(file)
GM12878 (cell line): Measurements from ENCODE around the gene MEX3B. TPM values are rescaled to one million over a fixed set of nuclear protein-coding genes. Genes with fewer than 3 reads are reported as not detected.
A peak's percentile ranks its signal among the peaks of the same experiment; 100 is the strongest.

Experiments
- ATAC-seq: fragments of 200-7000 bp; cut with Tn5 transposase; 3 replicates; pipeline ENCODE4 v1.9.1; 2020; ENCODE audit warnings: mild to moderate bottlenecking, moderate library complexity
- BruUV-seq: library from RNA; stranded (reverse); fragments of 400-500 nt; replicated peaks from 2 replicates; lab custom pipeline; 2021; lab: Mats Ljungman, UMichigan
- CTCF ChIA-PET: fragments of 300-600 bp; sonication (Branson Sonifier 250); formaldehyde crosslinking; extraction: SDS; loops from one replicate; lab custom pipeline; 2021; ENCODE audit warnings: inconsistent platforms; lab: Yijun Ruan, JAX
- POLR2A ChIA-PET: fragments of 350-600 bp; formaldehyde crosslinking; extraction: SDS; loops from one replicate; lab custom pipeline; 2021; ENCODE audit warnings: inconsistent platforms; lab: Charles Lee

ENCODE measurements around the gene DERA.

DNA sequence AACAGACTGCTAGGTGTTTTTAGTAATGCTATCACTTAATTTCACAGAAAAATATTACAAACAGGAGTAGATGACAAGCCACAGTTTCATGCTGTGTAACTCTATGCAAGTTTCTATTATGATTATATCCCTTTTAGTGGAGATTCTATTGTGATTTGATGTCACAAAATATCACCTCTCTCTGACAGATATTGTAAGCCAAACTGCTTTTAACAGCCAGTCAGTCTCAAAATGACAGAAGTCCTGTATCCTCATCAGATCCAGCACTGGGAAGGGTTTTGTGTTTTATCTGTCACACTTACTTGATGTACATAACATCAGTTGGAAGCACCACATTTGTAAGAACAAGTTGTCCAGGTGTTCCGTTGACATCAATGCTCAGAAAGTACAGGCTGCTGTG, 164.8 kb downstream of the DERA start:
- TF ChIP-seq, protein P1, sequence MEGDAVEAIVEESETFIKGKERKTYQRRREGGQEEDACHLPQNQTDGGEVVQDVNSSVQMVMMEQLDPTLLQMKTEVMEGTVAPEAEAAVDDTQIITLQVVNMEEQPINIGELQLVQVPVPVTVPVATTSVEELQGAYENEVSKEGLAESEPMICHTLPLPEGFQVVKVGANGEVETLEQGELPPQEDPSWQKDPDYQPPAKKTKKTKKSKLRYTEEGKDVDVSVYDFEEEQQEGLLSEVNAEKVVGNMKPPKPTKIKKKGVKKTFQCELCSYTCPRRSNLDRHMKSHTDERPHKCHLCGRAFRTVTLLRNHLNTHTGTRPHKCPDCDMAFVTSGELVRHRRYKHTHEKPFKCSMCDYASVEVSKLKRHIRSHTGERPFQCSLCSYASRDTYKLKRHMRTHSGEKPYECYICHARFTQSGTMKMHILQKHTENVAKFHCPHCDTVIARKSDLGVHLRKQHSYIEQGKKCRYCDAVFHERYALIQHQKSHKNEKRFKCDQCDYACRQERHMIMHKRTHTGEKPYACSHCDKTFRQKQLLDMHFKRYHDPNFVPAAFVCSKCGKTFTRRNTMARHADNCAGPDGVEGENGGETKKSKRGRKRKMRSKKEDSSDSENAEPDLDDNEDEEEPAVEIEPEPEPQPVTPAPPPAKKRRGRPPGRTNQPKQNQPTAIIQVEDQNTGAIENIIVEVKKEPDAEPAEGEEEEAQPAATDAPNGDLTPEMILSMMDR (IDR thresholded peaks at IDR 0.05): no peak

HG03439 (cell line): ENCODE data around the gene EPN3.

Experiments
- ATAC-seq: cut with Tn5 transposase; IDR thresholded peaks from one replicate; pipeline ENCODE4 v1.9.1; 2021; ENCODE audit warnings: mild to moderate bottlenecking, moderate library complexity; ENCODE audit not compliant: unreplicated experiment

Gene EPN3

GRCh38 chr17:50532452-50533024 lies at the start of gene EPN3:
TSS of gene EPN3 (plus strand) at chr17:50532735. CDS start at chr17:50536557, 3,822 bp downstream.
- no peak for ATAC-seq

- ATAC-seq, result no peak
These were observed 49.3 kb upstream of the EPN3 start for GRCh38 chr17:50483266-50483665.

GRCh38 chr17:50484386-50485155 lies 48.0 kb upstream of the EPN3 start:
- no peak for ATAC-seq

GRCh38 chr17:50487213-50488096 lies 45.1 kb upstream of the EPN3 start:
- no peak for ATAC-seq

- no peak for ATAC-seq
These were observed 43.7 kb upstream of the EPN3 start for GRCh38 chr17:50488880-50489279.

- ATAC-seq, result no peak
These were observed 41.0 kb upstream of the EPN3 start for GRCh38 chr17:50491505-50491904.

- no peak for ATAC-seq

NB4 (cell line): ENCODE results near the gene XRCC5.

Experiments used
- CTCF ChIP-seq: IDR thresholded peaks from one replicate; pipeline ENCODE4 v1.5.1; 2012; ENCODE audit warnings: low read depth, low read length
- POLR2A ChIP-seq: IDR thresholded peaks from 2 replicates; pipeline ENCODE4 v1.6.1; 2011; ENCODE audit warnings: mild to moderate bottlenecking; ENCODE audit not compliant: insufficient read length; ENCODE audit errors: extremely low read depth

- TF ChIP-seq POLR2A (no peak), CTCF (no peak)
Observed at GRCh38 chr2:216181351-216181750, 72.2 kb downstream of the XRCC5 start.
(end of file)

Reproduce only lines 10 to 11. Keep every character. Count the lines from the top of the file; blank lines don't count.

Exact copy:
- TF ChIP-seq, protein P1, sequence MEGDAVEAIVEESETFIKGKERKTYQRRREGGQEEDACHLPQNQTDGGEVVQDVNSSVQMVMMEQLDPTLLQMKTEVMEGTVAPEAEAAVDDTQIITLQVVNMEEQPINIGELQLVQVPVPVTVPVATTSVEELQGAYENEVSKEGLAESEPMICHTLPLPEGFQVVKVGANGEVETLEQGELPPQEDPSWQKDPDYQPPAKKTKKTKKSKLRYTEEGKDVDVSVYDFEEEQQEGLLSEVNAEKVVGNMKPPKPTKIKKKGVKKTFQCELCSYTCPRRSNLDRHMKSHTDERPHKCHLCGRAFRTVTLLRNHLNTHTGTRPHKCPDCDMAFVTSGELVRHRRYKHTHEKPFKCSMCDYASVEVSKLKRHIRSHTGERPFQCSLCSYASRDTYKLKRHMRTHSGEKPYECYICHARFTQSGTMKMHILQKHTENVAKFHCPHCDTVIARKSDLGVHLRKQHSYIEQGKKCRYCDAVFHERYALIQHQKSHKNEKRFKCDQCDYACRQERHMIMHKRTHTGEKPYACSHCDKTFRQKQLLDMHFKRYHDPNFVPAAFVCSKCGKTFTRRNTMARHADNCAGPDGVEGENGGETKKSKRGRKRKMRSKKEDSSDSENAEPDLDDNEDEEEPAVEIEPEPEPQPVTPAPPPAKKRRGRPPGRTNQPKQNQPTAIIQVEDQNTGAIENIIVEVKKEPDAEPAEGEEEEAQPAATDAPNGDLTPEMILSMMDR (IDR thresholded peaks at IDR 0.05): no peak

HG03439 (cell line): ENCODE data around the gene EPN3.